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John E. Davies is vice president of the Sales and Marketing Group and general manager of the Intel World Ahead Program at Intel Corporation. The program enables access to modern[…]

John Davies of the Intel World Ahead Program on increasing access to technology.

John Davies: Well, Intel wants to bring technology to everyone on the planet.  And you need to do that in an affordable way, in a secure way and you need it to be in a way that enriches and improve their lives, otherwise they won't pay for technology.  And do it in a way that can reach lower income people as well, even if they share technology.  In my specific area I focus on digital divide, lower income and spent a lot of time in the education world, primarily through government leaders, ministers of telecom, ministers of education, ministers of finance to help them implement these programs in their countries. 

What we do is we work with the telecoms, we work with the regulators, the regulator authorities and we've worked on business models there where broadband has become more and more wireless these days.  Rather then wired it's 3G, it's 4G, that's what reaches the people.  And in that we've worked with telecoms on lower-cost computers, tablets, so they'll take their business models and adjusted them so you can have lower tiers of pricing in the prepaid model, just like what has happened on the voice phone.  That way you reach far, far more people.

Now, if you're reaching far, far more people, people can take their computers home from schools, they can use them in the schools, the university students can afford laptops and capabilities in there, so it's really about affordability and reach.  And at Intel we just build the coms communications capabilities into every platform. 

Well, obviously over time the price of computers has been coming down.  You can get a fantastic computer capability today for maybe $300 or $400.  You can get entry-level computers for maybe $200, but then there's $100 tablets around and there's lower cost then that smart phones and there's a spectrum of capabilities.  Obviously the higher priced ones do a bit more, but you can do some great basic computing capabilities on an entry-level computer, a tablet, and a lower cost smart phone.  Now with that we found over the years that the cost of the broadband can actually be much higher than the cost of the device.  As we've worked with the telecom people on that pre-paid model to drive that down.  For example, in Africa three years ago the average price of broadband was $30 a month.  Well maybe two percent of Africans could afford that.  Today you can buy it in one-dollar increments when you have money.  So if you're not banks or you want fractions of a dollar increment and you're a university student who uses the LAN in the day and wants their 3G dongle just for a small amount of work in the evening you can do that. And pay one or two dollars a month and get everything you need there.  So that makes it much, much more affordable rather than two or three percent affording it maybe 30 or 40 percent can afford it and that brings the technology to much, much more people.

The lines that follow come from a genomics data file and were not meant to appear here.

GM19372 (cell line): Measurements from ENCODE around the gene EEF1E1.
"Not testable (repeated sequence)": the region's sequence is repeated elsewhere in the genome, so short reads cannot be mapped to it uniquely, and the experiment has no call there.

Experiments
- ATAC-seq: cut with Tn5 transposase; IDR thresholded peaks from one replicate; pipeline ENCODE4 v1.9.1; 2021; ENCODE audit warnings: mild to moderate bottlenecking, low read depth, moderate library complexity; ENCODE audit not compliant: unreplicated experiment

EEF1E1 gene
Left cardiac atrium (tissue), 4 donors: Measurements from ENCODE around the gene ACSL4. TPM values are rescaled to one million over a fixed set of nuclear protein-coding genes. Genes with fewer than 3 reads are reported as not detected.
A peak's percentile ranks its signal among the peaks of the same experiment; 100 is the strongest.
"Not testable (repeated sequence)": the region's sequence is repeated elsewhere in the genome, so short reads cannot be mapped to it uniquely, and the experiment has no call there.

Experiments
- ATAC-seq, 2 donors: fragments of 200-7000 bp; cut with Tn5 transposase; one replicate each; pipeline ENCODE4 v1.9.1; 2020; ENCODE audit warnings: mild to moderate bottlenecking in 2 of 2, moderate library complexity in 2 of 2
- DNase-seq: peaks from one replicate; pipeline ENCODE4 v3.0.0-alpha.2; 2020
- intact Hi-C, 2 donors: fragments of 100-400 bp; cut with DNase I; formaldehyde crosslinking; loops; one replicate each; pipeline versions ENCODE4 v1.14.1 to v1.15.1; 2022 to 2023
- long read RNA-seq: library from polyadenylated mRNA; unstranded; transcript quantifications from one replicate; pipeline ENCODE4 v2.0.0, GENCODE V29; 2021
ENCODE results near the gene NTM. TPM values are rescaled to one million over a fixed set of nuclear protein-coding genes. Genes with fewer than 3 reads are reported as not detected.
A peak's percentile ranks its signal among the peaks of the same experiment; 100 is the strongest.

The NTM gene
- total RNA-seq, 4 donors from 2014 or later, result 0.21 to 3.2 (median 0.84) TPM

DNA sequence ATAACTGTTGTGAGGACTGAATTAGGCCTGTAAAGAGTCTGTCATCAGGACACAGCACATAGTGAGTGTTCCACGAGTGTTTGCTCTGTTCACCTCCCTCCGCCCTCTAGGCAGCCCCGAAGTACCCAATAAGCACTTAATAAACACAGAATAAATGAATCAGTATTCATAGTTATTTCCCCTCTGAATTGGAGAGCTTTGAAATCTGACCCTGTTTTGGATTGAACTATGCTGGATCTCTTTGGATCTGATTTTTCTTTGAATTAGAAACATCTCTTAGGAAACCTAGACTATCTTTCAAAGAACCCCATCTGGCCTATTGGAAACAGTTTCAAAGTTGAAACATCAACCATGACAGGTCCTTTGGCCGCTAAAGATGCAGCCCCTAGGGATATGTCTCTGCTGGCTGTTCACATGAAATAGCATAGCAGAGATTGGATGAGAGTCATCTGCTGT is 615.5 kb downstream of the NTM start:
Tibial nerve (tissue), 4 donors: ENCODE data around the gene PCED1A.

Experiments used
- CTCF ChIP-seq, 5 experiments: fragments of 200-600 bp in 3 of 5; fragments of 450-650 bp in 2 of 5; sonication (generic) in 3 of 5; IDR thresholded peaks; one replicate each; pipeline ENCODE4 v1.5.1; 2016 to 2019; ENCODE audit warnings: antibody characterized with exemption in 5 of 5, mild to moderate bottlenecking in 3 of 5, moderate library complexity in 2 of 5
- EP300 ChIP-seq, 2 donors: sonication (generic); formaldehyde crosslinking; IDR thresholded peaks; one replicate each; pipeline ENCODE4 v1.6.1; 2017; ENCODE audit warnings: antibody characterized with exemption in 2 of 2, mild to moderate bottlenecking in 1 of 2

Well, reach for Intel – Intel is not in every country in the world.  We have 100,000 employees so we're a large company, but what we do is we work with partners, local partners to integrate and implement.  Around the world we may have 200,000 or more channel partners that exist in every country on the planet, and those are the people that can take that technology to the end customer.  So if you look at Nigeria there'll be many small Nigerian companies that will take the platforms there.  You look in Kenya, you look in the Middle East, each of them will have their own local companies that tend to have grown into local solution providers, local channel, local distribution, along with the local telecom, and the reach is by partnering with them because it's their direct customers and it's our indirect customers because we're the Intel Inside ingredient here.

Private/public partnership is absolutely critical in this because if you look at say trying to reach the schools, every teacher with a laptop to drive their education programs or if you look to try to and reach businesses that may be, you know, someone's home farm or someone's small business and there's a few people in this, you've absolutely got to reach those both with solutions and affordability that make sense to them and gives them value for the spend they have because it can be a big piece of their disposable income.  So it's critical that we work on that.  Now where the government comes in is the government will look, hey I want to modernize education.  Well, they're going to set policies on electronic books.  They'll set policies on they want computers in schools.  But the private Industry will do more of the implementation.  How do you make that work?  How do you make a network?  How do you train the teachers?  We've trained 12 million teachers worldwide with Intel Teach as you work with a content companies.  And so the private industry is more the how-to and the government is more a here's the goals I'm setting and what I'm trying to do for my people and my country.